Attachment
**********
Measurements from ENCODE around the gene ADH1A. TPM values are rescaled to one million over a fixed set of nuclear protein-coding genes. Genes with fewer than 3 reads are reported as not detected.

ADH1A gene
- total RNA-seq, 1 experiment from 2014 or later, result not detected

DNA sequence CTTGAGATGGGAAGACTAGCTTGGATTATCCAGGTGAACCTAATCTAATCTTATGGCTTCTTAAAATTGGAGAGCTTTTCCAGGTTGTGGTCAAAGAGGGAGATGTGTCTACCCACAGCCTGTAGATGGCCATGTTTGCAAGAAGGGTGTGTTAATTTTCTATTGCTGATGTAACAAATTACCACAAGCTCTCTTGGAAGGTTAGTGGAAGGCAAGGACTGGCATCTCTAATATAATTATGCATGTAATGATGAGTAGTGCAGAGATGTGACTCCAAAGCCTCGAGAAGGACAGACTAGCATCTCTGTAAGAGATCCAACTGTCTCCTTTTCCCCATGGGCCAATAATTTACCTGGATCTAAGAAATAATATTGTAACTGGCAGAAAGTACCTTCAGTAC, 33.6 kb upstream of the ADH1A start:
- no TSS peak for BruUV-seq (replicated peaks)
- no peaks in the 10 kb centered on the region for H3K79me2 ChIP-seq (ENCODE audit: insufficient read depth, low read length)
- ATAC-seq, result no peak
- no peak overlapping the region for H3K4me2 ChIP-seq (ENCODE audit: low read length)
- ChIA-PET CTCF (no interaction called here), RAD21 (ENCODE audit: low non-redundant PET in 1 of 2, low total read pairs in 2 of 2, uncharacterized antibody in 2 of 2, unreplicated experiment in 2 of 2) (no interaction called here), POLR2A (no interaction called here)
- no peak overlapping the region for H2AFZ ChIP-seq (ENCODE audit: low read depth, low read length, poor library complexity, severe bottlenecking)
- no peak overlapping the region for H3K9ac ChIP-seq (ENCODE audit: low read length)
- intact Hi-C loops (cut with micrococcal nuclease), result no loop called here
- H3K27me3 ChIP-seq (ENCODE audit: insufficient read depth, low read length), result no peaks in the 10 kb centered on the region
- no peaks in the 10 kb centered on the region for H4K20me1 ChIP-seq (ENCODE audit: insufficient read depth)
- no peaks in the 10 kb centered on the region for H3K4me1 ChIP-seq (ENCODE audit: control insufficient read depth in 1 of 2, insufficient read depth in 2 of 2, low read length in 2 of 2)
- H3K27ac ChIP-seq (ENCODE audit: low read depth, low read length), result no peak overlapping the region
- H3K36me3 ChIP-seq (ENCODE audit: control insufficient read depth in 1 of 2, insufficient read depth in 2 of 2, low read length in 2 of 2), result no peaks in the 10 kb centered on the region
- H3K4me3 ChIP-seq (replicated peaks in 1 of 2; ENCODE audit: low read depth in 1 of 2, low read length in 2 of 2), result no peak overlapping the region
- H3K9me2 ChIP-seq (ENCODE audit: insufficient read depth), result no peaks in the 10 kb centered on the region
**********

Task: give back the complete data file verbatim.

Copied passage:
Measurements from ENCODE around the gene ADH1A. TPM values are rescaled to one million over a fixed set of nuclear protein-coding genes. Genes with fewer than 3 reads are reported as not detected.

ADH1A gene
- total RNA-seq, 1 experiment from 2014 or later, result not detected

DNA sequence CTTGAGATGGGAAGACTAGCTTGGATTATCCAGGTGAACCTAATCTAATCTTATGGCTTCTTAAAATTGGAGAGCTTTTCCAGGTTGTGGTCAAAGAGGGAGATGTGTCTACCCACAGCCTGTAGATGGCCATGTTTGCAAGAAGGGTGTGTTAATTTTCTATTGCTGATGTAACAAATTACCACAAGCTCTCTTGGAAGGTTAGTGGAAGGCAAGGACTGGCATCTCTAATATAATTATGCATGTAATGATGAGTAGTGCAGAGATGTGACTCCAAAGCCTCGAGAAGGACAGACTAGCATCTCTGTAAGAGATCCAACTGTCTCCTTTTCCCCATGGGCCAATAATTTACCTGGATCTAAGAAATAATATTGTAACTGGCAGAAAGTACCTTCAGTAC, 33.6 kb upstream of the ADH1A start:
- no TSS peak for BruUV-seq (replicated peaks)
- no peaks in the 10 kb centered on the region for H3K79me2 ChIP-seq (ENCODE audit: insufficient read depth, low read length)
- ATAC-seq, result no peak
- no peak overlapping the region for H3K4me2 ChIP-seq (ENCODE audit: low read length)
- ChIA-PET CTCF (no interaction called here), RAD21 (ENCODE audit: low non-redundant PET in 1 of 2, low total read pairs in 2 of 2, uncharacterized antibody in 2 of 2, unreplicated experiment in 2 of 2) (no interaction called here), POLR2A (no interaction called here)
- no peak overlapping the region for H2AFZ ChIP-seq (ENCODE audit: low read depth, low read length, poor library complexity, severe bottlenecking)
- no peak overlapping the region for H3K9ac ChIP-seq (ENCODE audit: low read length)
- intact Hi-C loops (cut with micrococcal nuclease), result no loop called here
- H3K27me3 ChIP-seq (ENCODE audit: insufficient read depth, low read length), result no peaks in the 10 kb centered on the region
- no peaks in the 10 kb centered on the region for H4K20me1 ChIP-seq (ENCODE audit: insufficient read depth)
- no peaks in the 10 kb centered on the region for H3K4me1 ChIP-seq (ENCODE audit: control insufficient read depth in 1 of 2, insufficient read depth in 2 of 2, low read length in 2 of 2)
- H3K27ac ChIP-seq (ENCODE audit: low read depth, low read length), result no peak overlapping the region
- H3K36me3 ChIP-seq (ENCODE audit: control insufficient read depth in 1 of 2, insufficient read depth in 2 of 2, low read length in 2 of 2), result no peaks in the 10 kb centered on the region
- H3K4me3 ChIP-seq (replicated peaks in 1 of 2; ENCODE audit: low read depth in 1 of 2, low read length in 2 of 2), result no peak overlapping the region
- H3K9me2 ChIP-seq (ENCODE audit: insufficient read depth), result no peaks in the 10 kb centered on the region